NASA’s Cassini Shows What Saturn’s Rings Look Like From the Inside Out

Saturn rings
Saturn's icy moon Mimas (lower L) is seen while looking toward the sunlit side of the planet's rings, and was captured in red light with the Cassini spacecraft wide-angle camera on July 21, 2016, in this handout image from NASA. NASA/JPL-Caltech/Space Science Institute via Getty

Updated | NASA’s Cassini spacecraft is entering its death throes, but the 20-year-old mission is going out with a bang.

Cassini has been orbiting Saturn for the past 13 years, providing astronomers with unprecedented insight into the sixth planet from the Sun in the solar system. This now includes an inside-out view of Saturn’s rings from the 1,500-mile-wide space between the rings and the planet itself, into which no spacecraft had previously ventured.

The spacecraft captured 21 images in four minutes during an August 20 dive between the planet and its rings, NASA said as it released a movie sequence of the images Friday.

Astronomers usually count eight main ring groups, designated with the letters A-G, surrounding Saturn. The rings are composed largely of ice and rocky particles of varying sizes, a few of which are as big as mountains. The rings are around 3,200 feet thick and span up to 175,000 miles, around three quarters of the distance between Earth and the moon, according to NASA.

“The entirety of the main rings can be seen here, but due to the low viewing angle, the rings appear extremely foreshortened,” said NASA of the movie sequence.

A movie sequence of images from NASA's Cassini spacecraft shows Saturn's ring system from the space between the rings and the planet. NASA/JPL-Caltech/Space Science Institute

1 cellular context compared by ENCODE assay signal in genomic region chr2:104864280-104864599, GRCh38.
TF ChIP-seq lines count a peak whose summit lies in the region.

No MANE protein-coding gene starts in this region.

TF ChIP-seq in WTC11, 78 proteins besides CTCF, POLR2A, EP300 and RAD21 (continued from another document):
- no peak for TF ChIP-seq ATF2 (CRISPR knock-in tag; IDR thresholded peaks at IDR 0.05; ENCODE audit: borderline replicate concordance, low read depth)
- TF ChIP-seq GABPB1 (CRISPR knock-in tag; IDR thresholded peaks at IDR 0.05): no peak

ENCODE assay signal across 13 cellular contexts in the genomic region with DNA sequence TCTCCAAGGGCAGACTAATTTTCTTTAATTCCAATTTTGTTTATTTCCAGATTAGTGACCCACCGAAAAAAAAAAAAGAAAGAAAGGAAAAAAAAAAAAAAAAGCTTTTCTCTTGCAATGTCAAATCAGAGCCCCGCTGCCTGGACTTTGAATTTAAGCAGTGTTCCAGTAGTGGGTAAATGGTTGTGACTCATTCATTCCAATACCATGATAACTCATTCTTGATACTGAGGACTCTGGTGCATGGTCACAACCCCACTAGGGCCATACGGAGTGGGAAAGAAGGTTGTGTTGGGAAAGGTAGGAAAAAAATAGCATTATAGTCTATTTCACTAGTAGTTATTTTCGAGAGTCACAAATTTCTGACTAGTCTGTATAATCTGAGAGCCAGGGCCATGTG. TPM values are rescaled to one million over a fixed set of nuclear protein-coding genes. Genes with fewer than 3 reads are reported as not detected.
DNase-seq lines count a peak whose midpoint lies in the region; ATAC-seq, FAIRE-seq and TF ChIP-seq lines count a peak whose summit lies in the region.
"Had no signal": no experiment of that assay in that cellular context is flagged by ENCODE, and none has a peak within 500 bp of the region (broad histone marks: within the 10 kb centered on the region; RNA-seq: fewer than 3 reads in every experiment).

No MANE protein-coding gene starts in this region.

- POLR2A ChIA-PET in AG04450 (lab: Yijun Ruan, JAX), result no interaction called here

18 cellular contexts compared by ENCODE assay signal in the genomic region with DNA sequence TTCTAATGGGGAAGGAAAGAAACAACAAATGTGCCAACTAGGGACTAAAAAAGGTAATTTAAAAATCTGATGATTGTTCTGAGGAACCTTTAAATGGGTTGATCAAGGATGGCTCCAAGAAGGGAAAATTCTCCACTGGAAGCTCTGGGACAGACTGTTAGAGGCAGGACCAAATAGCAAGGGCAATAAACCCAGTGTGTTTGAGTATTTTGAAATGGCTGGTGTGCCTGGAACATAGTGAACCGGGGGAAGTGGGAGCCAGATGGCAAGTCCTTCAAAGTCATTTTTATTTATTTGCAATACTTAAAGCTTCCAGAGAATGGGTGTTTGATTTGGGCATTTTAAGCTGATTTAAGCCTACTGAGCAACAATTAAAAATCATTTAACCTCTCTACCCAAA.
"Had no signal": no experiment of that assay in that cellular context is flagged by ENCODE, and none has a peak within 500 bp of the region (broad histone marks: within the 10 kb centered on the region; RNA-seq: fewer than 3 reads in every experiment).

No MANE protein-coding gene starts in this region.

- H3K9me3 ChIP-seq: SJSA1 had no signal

“The perspective shifts from the sunlit side of the rings to the unlit side, where sunlight filters through. On the sunlit side, the grayish C ring looks larger in the foreground because it is closer; beyond it is the bright B ring and slightly less-bright A ring, with the Cassini Division between them. The F ring is also fairly easy to make out,” said NASA. The Cassini Division is the largest of several gaps between Saturn’s rings and measures around 2,920 miles wide.

Read more: Cassini spacecraft delivers biggest revelation yet: A moon of Saturn is habitable

Cassini is currently nearing the conclusion of its so-called grand finale, a series of 22 orbits entering an unexplored region of Saturn’s system. The grand finale aims to shed light on long-unanswered questions—such as the length of a Saturn day—and sample Saturn’s upper atmosphere.

The $3.2 billion mission is running low on fuel and will end on September 15, when Cassini will plunge into Saturn’s atmosphere and burn up.

A combined mission between NASA, the European Space Agency and the Italian Space Agency, Cassini has made multiple significant discoveries during its mission. In April, the spacecraft showed that the ocean of Enceladus, an icy moon of Saturn, is releasing hydrogen. Since hydrogen is an energy source for some microorganisms, the discovery means that Enceladus is a prime candidate to look for signs of life elsewhere in the solar system.

This article has been updated with additional information.